How does an aspiring photographer develop their ability to express their passion in a creative manner that may produce income?

If the customer does not give our work critical acclaim then we cannot make a sale and without a sale our passion can become expensive. Not many of us have a Patron that pays our way allowing us to buy expensive cameras and travel to exotic places to capture the images that will bring that acclaim. Our patrons are on the corners and down the blocks of the cities we live in. Our customers are our Patronage. How do we develop the ability to please our Patronage?

Professional Guilds have existed since the Middle Ages. These “Guilds” were where the young apprentices of the Trade were groomed by the Master Craftsmen into Journeymen. The apprenticeship was the beginning of their 10,000 hours. The Journeymen were recognized by the Masters has having the ability to represent the craft and actually derive a living from that trade. The Journeymen were allowed to sell their skills to the public. The American Photography industry has had that same guild since 1880. For more than 140 years the Professional Photographers of America (PP of A) has represented the interest of photography and has guided the aspiring photographers toward becoming competent photographers who could replicate their competency at a high standard when providing a patron what they expected from a photographer. PP of A does not raise the bar, but guides the aspiring photographer via conventions and guild meetings toward the bar. Ultimately, this construct enables the aspiring (apprentice) to develop their journeymen skills with the goal of being a Master Photographer.

Since the founding of PP of A in 1880 State chapters were quick to spring up reinforcing local photographers with that same level of expertise for aspiring photographers and challenging the Journeymen and Master Photographers nationwide to do better. In example the Professional Photographers of North Carolina (PPNC) is made up of three “Guilds” (Eastern, Central, and Western), each of which represent about 1/3 of the state geographically. Each of these Guilds holds a two-day seminar each year, with nationally-known and local speakers. This expands the opportunities for an aspiring photographer to improve their skills by being mentored by leaders in photography increasing their ability to satisfy the ever changing demands of our Patrons.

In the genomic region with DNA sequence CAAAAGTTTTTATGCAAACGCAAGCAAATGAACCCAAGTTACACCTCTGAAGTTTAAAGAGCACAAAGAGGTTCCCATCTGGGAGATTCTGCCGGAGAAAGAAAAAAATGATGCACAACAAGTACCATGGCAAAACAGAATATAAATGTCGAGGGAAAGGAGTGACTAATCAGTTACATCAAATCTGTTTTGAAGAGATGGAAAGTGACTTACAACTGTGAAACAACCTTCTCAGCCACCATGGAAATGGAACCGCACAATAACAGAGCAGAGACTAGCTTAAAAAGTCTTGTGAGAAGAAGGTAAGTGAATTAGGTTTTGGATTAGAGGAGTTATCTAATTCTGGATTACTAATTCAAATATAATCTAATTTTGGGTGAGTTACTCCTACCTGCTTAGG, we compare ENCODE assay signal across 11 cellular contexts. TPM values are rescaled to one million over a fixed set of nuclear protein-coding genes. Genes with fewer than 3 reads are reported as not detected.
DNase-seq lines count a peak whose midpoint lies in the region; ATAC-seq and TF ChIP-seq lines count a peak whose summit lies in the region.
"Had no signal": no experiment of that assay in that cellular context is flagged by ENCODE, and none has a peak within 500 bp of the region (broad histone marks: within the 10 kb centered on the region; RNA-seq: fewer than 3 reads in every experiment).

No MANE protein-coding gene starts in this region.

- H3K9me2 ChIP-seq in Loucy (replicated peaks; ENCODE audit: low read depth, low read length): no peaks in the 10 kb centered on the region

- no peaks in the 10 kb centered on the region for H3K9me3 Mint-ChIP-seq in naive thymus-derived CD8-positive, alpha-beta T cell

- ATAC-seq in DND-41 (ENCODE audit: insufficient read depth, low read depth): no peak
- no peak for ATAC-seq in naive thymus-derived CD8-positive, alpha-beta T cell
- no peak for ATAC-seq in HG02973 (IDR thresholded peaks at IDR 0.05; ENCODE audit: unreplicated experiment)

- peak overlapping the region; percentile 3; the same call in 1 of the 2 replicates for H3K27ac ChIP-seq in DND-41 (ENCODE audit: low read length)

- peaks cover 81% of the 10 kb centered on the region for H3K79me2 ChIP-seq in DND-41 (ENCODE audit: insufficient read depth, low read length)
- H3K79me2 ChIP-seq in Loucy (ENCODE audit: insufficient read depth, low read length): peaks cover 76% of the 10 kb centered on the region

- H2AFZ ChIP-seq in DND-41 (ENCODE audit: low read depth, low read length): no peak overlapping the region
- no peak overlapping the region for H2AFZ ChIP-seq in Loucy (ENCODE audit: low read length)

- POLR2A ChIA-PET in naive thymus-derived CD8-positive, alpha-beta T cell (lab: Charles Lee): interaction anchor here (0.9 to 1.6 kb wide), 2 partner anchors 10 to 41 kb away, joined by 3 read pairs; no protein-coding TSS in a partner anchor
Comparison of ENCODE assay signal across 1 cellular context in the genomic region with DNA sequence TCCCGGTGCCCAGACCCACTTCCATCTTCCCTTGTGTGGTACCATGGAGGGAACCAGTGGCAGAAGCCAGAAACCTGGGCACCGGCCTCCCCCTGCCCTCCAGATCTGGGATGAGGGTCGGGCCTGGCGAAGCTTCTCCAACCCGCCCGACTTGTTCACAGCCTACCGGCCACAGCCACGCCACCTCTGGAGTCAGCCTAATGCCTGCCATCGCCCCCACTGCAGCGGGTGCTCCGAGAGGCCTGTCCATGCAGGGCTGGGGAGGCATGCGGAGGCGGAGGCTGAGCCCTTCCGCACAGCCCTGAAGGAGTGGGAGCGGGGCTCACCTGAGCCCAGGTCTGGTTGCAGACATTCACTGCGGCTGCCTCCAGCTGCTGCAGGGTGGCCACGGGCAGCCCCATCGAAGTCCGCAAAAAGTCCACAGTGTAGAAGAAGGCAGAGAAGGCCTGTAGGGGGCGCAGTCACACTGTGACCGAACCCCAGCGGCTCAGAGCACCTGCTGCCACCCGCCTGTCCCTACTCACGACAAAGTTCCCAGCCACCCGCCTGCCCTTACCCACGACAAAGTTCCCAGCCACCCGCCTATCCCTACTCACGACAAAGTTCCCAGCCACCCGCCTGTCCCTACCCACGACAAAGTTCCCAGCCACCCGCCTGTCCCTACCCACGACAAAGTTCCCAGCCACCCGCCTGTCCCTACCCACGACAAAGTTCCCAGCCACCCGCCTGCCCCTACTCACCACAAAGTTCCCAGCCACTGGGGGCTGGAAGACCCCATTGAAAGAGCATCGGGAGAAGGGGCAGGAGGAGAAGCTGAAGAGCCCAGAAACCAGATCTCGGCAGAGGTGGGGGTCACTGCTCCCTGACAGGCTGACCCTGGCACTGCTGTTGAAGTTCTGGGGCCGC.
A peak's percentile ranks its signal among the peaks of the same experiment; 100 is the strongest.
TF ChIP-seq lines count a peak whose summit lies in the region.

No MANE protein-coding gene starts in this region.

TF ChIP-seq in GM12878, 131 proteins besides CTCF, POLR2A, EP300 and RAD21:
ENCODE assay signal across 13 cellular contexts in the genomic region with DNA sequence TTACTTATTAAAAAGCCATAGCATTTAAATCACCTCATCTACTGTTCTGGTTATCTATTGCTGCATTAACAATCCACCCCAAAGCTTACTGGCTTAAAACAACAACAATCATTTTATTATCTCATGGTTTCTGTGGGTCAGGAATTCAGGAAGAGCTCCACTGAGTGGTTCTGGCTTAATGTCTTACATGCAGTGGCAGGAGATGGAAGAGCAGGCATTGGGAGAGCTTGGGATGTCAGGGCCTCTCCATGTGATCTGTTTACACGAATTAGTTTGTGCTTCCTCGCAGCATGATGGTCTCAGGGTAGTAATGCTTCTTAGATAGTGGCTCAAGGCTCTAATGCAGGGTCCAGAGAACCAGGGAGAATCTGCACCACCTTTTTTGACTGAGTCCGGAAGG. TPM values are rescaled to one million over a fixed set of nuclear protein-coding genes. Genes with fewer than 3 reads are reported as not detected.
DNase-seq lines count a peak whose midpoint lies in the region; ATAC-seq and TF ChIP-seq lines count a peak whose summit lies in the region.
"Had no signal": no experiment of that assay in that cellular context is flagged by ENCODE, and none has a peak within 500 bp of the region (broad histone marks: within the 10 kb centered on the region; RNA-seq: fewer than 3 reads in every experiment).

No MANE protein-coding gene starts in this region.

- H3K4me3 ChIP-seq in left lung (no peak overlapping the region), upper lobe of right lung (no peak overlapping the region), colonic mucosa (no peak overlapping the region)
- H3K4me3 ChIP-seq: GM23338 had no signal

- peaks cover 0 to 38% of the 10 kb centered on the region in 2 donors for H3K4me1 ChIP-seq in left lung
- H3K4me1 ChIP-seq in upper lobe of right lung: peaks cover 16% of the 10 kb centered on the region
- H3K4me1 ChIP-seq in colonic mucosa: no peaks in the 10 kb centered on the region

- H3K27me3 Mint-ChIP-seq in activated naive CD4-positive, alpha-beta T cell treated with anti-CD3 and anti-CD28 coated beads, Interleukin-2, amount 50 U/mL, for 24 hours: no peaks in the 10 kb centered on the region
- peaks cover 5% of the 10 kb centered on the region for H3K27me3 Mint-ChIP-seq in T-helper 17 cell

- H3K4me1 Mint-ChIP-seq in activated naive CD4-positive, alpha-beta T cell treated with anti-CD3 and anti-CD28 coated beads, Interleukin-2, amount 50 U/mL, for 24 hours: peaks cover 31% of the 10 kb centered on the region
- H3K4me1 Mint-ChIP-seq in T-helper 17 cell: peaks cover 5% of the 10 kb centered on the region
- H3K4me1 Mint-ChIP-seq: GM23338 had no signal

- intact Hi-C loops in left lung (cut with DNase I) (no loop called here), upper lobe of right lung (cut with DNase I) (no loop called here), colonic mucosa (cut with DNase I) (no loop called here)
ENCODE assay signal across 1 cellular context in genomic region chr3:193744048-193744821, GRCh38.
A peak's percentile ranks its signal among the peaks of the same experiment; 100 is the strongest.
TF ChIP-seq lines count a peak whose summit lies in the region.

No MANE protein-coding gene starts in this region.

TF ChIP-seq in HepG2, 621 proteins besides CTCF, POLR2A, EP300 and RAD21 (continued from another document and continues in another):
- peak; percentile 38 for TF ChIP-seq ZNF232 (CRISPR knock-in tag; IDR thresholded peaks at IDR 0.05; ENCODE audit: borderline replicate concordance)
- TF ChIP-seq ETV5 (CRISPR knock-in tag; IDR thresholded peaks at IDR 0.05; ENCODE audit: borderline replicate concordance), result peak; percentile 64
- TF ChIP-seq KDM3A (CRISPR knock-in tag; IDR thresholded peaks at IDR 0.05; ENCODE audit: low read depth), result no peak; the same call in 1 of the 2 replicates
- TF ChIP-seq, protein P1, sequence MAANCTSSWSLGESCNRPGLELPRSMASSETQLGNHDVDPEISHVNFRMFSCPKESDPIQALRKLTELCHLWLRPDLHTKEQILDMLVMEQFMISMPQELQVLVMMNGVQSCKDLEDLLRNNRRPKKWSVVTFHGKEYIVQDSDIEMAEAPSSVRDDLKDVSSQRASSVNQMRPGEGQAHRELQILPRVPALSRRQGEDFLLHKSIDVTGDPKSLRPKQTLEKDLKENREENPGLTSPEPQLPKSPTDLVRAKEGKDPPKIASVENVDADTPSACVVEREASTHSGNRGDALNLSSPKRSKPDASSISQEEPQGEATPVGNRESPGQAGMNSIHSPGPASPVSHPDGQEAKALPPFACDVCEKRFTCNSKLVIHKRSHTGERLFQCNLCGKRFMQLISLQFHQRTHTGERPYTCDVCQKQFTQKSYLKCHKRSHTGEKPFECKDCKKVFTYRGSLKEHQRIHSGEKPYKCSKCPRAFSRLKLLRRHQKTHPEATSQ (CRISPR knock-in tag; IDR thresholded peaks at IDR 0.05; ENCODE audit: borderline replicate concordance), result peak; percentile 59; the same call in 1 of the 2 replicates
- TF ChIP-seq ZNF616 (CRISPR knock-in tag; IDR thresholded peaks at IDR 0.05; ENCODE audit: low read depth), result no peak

There has been a recent, and very welcome, momentum in Photography called “Meet Ups.” These meetups are local groups of photographers with a like passion for the skills. These are reminiscent of the photography clubs that I grew up with and this momentum should be welcomed into the continuum of aspiring to professional photographer. These meet up groups are enjoying growth, however, many groups are aspiring photographers led by other photographers of like experience. This is an area where the Professional Groups such as PP of A, or Wedding and Portrait Professionals International (WPPI) need to reach out to and educate these meet up groups about how they can help the aspiring photographer improve their ability to capture images. These national organizations have the resources to reach out and bring in talented instructors that will mentor and teach aspiring photographers. This can be their guide and develop the aspiring photographer into talented and profitable photographer.

So if Passion brings you into our vocation of Photography it will be Ability that will make you grow as a photographer. Combining these two attributes will have a definite and continued positive impact on your Creativity. Passion + Ability = Creativity. A formula for success for all photographers. No Photographer is ever too old to learn new tricks are we?

1. Gladwell, Malcolm (2008-10-29). Outliers: The Story of Success (pp. 39-40). Hachette Book Group. Kindle Edition.